The number of children in the valley's foster care system is rising and the number of foster parents is dwindling.
The foster care problem is a statewide problem, but in the Shenandoah Valley, it's being labeled, a crisis.
Kris and Mike Brement have been foster parents for 12 years, “
"We did a lot of short term foster care, the 3 o'clock in the morning care, until they can find a home, so we've had over a hundred children now,” says the Brements.
Still they stick with it, four adoptions later, they're still opening their home to more children.
"When they come in, they're part of the family as long as they're here,” the Brements comment.
This is just one of the homes that is full, as the county struggles to fill the need.
"In Staunton-Augusta, we have a large amount of foster homes that are being utilized and we are finding that we need more homes,” says Becky Orebaugh, a foster care worker, "This past year, we've had a larger volume of children come into care."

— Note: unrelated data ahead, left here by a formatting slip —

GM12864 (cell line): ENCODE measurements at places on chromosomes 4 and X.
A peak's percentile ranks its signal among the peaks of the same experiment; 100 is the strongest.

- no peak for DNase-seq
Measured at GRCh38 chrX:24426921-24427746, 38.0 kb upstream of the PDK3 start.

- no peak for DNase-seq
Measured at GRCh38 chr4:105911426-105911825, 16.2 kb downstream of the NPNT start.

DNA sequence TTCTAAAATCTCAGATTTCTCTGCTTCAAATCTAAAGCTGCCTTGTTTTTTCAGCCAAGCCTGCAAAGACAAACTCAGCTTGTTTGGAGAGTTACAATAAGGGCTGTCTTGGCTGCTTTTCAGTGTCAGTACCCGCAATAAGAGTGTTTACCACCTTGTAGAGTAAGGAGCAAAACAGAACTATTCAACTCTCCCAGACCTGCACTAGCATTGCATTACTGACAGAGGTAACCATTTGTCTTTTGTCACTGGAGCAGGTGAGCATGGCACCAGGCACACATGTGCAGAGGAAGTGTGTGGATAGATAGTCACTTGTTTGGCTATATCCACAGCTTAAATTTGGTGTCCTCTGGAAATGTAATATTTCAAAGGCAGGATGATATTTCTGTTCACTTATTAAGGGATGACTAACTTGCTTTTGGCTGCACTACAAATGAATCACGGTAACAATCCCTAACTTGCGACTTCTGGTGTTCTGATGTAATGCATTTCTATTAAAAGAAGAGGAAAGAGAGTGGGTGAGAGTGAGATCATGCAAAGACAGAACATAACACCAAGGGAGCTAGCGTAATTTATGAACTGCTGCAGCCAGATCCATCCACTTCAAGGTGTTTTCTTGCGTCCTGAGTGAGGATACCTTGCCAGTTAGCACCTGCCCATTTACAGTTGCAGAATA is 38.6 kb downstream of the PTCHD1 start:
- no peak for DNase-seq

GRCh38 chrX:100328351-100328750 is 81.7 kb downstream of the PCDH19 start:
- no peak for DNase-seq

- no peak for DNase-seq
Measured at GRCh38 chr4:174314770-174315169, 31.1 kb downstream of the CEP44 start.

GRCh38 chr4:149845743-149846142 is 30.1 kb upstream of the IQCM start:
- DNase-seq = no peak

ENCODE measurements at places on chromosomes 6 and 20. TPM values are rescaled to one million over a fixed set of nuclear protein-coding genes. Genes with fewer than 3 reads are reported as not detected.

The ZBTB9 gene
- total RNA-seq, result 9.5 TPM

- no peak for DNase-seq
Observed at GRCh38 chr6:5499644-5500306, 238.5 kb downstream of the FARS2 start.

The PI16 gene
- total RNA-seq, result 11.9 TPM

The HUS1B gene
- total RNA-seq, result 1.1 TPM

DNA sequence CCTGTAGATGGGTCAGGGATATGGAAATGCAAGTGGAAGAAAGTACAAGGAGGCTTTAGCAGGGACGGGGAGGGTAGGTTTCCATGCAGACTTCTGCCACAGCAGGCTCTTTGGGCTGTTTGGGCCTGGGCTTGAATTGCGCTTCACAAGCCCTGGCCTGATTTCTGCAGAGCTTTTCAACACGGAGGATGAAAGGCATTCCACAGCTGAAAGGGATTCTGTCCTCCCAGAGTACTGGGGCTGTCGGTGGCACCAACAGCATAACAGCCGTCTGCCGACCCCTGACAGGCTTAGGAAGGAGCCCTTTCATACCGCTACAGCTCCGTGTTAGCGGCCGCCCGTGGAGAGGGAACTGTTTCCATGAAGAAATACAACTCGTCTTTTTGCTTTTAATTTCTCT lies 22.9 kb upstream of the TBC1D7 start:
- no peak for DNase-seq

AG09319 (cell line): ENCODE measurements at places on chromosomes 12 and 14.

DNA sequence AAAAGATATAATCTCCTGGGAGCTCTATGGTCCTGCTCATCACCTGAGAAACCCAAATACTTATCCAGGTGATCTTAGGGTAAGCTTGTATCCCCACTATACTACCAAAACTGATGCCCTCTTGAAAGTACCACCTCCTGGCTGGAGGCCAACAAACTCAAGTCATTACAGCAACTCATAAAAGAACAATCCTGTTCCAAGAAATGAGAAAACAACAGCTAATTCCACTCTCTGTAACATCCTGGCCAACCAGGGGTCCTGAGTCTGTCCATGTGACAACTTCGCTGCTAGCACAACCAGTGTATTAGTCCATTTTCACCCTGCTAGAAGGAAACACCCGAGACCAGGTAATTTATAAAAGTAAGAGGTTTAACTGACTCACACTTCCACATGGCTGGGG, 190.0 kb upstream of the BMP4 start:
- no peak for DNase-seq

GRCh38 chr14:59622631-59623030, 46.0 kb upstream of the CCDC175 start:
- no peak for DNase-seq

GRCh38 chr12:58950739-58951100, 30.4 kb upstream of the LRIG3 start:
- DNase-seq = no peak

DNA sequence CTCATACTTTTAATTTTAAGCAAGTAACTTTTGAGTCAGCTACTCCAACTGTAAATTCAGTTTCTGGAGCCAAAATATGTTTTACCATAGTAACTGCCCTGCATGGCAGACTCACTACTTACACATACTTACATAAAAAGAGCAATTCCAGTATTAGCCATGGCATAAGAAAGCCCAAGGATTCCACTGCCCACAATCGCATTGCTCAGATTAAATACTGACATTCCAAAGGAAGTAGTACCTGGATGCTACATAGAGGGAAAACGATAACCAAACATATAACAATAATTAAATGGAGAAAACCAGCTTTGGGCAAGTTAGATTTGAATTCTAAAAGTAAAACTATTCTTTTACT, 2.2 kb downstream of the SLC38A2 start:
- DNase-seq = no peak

Statewide, in the past five years, the number of children in foster care has doubled. Homes haven't.
Social services is appealing to families to help out. The qualifications? Be interested in children and be willing to invest time in them. And they promise, you'll reap the rewards.
"We have some remarkable people throughout the community, but I don't know any task that is so hard and yet some rewarding as being a foster parent,” says Social Services Director Carol Brunty, "We've seen some of our values rub off onto them for the good and it's really nice to know that even if we haven't made a huge difference, there's still some values there that they've learned."
If you want to learn more about becoming a foster parent, here are some numbers to call.
Call Deb Hillard or Becky Orebaugh at the Augusta County Social Services Office. Both women are eager to talk with you if you think you can make a difference in a child's life.